I live for this: The challenge of entrepreneurship

I've said this before, but I'll be honest:  I never wanted to be an entrepreneur.

Well, I never wanted to be an entrepreneur when I knew what being an entrepreneur was.   Back when I was like 10, I wanted to have my own car company.  I used to draw cars and I'd make annual reports on our computer using Harvard Graphics.  I called it Impulse.  I liked naming the models. 

When I started working in private equity, it didn't seem nearly as appealing.  It seemed like a huge pain in the ass for not a lot of reward--on average.   Sure, I had done entrepreneurial things in college, like start a business newspaper, but I was never any good at delegating and so while I enjoyed my experience, it was kind of all for naught.  The paper died when I graduated, after two years.

What I didn't realize then, and what I'm realizing now, is how much I enjoy the challenge.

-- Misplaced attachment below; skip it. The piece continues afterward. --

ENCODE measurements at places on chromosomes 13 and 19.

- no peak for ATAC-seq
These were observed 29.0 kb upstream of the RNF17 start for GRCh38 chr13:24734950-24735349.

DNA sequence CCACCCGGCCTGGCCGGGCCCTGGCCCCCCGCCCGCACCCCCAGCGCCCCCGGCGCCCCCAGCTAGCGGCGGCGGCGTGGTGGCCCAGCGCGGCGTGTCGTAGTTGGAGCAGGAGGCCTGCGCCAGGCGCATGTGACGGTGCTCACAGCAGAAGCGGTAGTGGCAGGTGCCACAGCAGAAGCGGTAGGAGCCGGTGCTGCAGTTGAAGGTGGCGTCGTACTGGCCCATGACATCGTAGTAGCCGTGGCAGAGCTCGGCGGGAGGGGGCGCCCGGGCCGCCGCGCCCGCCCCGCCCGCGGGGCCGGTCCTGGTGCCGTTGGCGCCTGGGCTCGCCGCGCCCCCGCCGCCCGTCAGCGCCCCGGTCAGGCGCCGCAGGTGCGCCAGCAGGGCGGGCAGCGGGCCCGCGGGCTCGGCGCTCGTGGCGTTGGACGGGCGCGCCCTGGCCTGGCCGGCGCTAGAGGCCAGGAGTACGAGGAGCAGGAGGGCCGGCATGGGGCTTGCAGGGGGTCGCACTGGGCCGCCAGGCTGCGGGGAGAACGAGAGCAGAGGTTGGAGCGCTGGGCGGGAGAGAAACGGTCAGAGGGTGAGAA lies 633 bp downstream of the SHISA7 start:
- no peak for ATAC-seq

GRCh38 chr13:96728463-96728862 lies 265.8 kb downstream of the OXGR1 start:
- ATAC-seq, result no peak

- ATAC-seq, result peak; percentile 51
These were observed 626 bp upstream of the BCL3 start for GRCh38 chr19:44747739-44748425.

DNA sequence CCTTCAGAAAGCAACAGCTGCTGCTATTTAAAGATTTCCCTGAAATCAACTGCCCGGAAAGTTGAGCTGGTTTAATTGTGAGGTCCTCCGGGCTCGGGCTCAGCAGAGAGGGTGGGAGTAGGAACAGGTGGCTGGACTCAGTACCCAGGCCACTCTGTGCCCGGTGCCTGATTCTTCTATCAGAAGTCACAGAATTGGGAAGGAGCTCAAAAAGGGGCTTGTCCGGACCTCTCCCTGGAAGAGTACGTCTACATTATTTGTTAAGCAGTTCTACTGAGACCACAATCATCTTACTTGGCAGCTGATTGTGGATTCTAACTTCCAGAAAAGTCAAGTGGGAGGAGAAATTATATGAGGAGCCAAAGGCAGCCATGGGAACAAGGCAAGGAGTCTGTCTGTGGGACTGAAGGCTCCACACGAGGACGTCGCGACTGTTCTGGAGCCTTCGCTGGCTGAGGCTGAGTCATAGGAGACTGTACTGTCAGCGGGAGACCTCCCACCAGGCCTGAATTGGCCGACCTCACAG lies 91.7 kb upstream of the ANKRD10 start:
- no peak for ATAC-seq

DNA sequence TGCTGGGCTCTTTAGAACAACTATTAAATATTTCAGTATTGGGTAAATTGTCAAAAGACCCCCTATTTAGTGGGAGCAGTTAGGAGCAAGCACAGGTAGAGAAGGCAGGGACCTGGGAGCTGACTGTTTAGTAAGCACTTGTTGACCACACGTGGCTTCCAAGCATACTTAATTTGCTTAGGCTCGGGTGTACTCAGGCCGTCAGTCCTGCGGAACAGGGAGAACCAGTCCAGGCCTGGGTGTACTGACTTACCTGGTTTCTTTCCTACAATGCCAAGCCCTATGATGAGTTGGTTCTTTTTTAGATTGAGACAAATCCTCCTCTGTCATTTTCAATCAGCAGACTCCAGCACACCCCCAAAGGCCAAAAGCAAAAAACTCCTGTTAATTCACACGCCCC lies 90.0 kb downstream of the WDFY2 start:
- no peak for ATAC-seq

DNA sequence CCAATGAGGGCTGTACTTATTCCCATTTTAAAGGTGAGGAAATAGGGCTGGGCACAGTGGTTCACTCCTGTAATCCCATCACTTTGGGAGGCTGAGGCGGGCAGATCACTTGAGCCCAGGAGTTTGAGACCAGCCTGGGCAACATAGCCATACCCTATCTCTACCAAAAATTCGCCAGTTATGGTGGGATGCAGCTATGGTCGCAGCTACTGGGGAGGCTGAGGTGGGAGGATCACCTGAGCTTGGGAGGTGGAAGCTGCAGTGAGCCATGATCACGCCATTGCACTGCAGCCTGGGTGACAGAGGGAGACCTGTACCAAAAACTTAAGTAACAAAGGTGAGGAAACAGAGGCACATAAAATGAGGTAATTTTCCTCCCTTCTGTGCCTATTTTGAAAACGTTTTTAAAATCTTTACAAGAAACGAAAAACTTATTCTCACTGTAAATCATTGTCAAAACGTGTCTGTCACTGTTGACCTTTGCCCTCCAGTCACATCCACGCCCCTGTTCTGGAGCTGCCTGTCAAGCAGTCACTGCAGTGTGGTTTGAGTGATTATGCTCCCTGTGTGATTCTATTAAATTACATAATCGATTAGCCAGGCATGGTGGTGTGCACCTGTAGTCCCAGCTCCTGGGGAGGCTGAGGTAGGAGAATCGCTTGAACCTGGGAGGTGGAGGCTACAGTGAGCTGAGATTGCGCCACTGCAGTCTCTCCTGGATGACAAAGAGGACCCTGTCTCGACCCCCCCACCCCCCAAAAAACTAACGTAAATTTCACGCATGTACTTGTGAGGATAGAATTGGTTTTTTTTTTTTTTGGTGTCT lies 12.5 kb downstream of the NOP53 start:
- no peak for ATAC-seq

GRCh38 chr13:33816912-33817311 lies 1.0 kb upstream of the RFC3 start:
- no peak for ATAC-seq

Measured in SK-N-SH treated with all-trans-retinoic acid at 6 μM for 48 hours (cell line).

People ask me if I stress--if I stress about the fact that I know the very day we run out of cash.  Do I stress when investors turn us down or when we need to make difficult product decisions?  Do I stress when something on the site doesn't work as its supposed to?  Do I stress over the hours I put in?

Not in the least.

In fact, it's fantastic.  The challenge of it all has been enormously rewarding.  So as I sit here getting ready for a big investor meeting... a  "go/no go" final meeting... one where I'll be giving a pitch that could be worth nine more months of life for the company, for my partner, for my employees, for our investor's capital...  I'm really loving it. 

This is way better than the day that I was interning at a big company and I left for the afternoon after lunch and no one noticed that I was gone.

I live for this.